v2 = k (Een - mg)
The proportionality constant k has the same significance as in the previous equation.
From the above two equations, it is easy to show that
en = mg (v1 + v2) / Ev1

Since the quantities v1, v2, g are available, it is possible to calculate the charge en carried by the oil drop if the mass m were known. Using Stokes Law, applicable to small spherical drops falling under the influence of gravity, it could be shown that

v1 = 2gr2d / 9h

Here h is the density of the oil of which the drops are made. Since v1 has been determined, as described above and g, h and d may be regarded as known the radius r of the drop could be determined from the above equation. It is now easy to determine the mass of the oil drop which is given by m = 4pr3d / 3, inserting this result into the equation for en, together with the measured velocity, v1 and v2, the magnitude of the charge en carried by the oil droplet can now be determined.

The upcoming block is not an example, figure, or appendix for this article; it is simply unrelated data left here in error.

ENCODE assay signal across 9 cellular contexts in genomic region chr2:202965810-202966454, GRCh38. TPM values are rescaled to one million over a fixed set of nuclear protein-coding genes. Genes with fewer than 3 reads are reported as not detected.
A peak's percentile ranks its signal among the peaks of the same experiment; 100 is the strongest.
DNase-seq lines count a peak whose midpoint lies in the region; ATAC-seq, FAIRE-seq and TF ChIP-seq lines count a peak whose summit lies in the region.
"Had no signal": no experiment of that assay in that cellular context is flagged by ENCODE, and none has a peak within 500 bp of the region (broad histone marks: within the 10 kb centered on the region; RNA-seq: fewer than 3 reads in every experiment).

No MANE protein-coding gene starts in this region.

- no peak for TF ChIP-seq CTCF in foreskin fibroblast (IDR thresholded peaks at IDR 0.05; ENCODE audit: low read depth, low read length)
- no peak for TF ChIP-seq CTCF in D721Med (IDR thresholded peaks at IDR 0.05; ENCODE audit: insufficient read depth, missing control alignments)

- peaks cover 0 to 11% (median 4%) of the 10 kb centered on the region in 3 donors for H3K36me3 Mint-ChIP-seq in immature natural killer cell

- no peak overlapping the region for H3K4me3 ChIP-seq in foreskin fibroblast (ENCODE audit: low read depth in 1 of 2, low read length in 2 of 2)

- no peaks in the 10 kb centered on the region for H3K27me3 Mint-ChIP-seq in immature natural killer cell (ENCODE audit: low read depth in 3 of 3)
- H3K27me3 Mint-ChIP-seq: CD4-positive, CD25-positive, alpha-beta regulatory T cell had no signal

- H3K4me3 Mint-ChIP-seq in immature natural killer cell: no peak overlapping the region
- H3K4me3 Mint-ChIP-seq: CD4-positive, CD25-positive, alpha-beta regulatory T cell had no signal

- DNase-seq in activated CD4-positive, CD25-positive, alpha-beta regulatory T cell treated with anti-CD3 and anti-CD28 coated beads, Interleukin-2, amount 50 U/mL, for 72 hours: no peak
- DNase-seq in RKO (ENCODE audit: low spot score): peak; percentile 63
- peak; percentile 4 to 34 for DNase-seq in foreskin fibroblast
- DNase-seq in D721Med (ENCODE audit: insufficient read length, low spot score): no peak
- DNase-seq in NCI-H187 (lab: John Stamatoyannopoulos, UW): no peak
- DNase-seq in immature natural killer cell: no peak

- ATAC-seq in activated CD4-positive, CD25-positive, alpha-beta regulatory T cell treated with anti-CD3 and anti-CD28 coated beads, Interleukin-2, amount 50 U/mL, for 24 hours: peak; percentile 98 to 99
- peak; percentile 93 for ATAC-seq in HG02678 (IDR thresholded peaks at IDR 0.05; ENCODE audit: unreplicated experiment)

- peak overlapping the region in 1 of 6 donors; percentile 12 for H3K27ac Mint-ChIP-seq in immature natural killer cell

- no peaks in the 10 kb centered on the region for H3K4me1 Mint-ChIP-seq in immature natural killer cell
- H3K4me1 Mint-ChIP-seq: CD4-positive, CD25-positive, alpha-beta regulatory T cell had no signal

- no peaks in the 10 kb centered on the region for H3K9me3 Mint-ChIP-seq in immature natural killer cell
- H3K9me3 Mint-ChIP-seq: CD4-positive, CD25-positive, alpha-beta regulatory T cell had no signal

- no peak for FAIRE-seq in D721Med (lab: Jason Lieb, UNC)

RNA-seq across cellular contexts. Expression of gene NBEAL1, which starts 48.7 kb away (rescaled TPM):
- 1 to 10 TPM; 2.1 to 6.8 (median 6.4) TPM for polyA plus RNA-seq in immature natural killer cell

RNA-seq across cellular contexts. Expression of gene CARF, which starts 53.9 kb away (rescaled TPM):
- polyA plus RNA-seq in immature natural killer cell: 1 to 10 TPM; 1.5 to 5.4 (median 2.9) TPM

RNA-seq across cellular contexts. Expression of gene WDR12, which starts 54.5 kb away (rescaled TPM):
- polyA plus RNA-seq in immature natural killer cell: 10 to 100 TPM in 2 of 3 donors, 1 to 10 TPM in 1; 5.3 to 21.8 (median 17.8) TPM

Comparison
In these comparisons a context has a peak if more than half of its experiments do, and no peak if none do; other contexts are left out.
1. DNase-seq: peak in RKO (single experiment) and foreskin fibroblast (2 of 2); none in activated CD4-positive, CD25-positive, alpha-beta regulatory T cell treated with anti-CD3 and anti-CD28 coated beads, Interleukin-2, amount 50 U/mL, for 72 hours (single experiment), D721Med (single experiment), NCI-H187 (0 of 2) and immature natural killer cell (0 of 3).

As a result of a large number of measurements, Millikan found that the charge en was always an integral i.e. a whole number, multiple of a definite elementary charge, which was presumably the electronic charge. After applying numerous corrections to the foregoing equations, Millikan concluded in 1917 that the most reliable value of the unit charge was 4.774 X 10-10 esu which is very close to the modern value 4.803207 X 10-10 esu.

Millikan and his oil drops

Robert Andrews Millikan (1868-1953) was the son of Silas Franklin Millikan a congregational preacher, and Mary James Andrews, a graduate of Oberlin who had been Dean of Women at a small college in Michigan. Raised in Maquoketa, Iowa, where his family moved in 1875, young Millikan enjoyed a story book, Midwestern American boyhood, fishing, farming, fooling and learning next to nothing about science. In 1886, he enrolled in the preparatory department of Oberlin College and in 1887, in the classical course of the college itself. At the end of his sophomore year, he was asked to teach an introductory physics class. Millikan plunged into the subject, liked it and soon decided to make it his career.